“I wake up every day to a problem I have to solve–– sometimes it’s frustrating, and sometimes it’s challenging, but it keeps me waking up in the morning.” We sat down to chat with New York based stylist Dani Morales about the creative process of styling, and shares stories and advice on working in the industry. Photographed by Louise Palmberg.
Raised in Seattle and living in LA, Dani ended up moving to New York on what seemed like a whim. She spent her twenties unsure of her path, testing the waters as an actress and a comedian, before her love for fashion came into the picture. “I started making stuff, was working a little bit of retail and dressing friends… I decided one day that I was going to move out here on a whim after having a conversation with a friend. He happened to have an apartment and let me rent it for the summer, so I packed up my stuff and 6 weeks later came to Manhattan.”
It seems that the move was not in vain, as she describes: “everything kind of fell into place when I moved to New York. I felt like I fell in love, like real love with something. Whatever I’d been moving around and searching for was here.” She held night jobs and side jobs while taking a class at FIT, and met a woman who owned a wardrobe rental showroom. After asking for a job, she interned and was later hired as her assistant. Since then she has fell into assisting for other stylists and getting work on her own.
Dani does both movie/commercial production and editorial styling. “I like to do both because there are pluses and minuses to both, and the good part of working freelance is that you never have to do the same job every day. Commercials [are] my bread and butter, and the artistic and fashion get to be my passion.”
When it comes to creative inspiration, Dani is inspired by other people’s passions. “I’m really inspired by people that I work with–– I feel like getting the opportunity to work with other artists that are out here working on something they’re so passionate about is so abstract. They are following what they feel they need to do as opposed to what society told them to do.” Her other inspiration? The women of New York. “I feel like you’ve got to be kind of lost not to walk down the street and feel inspired by how beautiful people look on a day to day basis here.”
So what would Dani like to see more of in the fashion world? “More young designers. I’m always looking out for new young designers that are from other places. It can be really hard to find, and it’s really expensive to start a fashion line, but it would be great to have more grants to inspire young people who are from different cultures or places to show what kind of art they can create.” Working with independent labels is important to her, and when she works shoots with a little more flexibility for independent magazines, always tries to include them.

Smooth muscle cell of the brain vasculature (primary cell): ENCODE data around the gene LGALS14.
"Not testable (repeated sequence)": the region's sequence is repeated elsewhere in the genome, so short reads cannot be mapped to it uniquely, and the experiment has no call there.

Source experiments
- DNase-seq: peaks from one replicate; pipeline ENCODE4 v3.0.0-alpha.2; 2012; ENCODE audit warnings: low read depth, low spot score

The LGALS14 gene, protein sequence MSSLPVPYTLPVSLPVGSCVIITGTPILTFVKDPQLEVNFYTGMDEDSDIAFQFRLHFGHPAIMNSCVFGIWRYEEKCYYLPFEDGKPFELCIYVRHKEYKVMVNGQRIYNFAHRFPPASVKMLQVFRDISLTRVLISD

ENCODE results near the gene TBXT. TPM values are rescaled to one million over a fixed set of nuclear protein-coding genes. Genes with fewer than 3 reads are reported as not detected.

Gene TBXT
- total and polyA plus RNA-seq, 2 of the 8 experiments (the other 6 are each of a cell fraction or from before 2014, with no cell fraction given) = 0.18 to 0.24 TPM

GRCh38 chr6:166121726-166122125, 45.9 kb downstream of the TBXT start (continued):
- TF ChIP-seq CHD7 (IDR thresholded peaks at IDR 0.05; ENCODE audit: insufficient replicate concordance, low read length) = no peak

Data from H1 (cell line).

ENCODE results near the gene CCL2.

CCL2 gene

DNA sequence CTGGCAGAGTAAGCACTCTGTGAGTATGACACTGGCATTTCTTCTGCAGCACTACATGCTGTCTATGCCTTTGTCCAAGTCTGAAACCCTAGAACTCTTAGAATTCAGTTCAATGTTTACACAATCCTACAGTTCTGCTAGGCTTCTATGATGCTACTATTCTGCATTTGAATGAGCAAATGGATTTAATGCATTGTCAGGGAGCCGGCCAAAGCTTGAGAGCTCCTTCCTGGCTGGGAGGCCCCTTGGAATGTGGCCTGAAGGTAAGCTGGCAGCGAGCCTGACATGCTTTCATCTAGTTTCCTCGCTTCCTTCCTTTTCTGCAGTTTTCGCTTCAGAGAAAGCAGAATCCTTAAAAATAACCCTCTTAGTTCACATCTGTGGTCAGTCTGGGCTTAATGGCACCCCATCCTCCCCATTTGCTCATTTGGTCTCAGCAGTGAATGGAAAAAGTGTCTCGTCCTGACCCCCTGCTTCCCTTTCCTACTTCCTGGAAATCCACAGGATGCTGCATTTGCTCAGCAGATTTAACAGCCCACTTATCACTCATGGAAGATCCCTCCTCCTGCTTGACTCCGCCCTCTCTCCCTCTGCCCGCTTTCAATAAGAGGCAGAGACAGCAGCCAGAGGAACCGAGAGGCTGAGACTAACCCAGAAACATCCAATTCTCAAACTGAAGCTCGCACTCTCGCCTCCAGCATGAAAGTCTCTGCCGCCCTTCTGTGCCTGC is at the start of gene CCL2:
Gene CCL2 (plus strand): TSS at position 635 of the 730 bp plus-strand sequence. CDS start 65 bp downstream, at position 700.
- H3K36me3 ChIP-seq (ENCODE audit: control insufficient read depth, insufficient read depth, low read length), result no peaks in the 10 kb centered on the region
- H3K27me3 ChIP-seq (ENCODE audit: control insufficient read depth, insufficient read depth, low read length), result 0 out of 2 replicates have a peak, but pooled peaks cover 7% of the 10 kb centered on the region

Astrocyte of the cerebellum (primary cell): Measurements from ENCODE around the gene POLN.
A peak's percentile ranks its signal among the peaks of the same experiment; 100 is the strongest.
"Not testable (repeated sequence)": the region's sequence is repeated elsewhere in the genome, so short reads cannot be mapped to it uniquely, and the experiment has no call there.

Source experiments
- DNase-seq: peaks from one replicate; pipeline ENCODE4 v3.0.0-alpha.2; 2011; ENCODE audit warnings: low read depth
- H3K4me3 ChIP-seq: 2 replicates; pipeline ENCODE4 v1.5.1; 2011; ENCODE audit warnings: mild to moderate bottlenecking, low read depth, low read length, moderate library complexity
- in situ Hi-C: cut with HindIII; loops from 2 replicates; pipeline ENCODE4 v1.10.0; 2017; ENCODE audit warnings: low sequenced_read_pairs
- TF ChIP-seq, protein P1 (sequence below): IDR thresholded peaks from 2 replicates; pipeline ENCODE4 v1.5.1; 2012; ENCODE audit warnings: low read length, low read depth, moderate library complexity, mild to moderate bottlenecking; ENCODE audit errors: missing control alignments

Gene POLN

“When I first moved to New York, I had a designer tell me: the most important thing to remember is not to compare yourself to anyone else’s process, and that your process is beautiful and unique and important the way it is,” says Dani on the creative process, adding “you have your own process and it’s going to happen the way it’s going to happen. That’s the art of it.” She describes her own process and aesthetic as a clean, beautiful, minimalistic insanity–– organized chaos. “I like to keep the beauty, but find the right amount of odd.”
In her styling kit, you can find socks, tights, topstick, a bleach pen, sanitizer–– and something from grandma. “I have a collection of my grandma’s [things]; my grandma always had a house full of clothes so I always try to put something of hers in every shoot that I do. She’s always been an inspiration to me.” Her other essential? A phone charger. “It will always make you a friend on set, especially if you’re assisting.”
Dani’s advice for up-and-coming stylists is to always say yes. “Part of what made me successful is just not worrying about whether something was going to get me somewhere or what I was going to get out of it. Just saying yes and filtering out what works for you and what doesn’t. In the beginning, always say yes–– be open to however tragic or exciting an experience might be. You’re going to find what it is you’re looking for.”
Thank you, Dani, for chatting with Atlas. You can follow her on Instagram @danimoralesstyle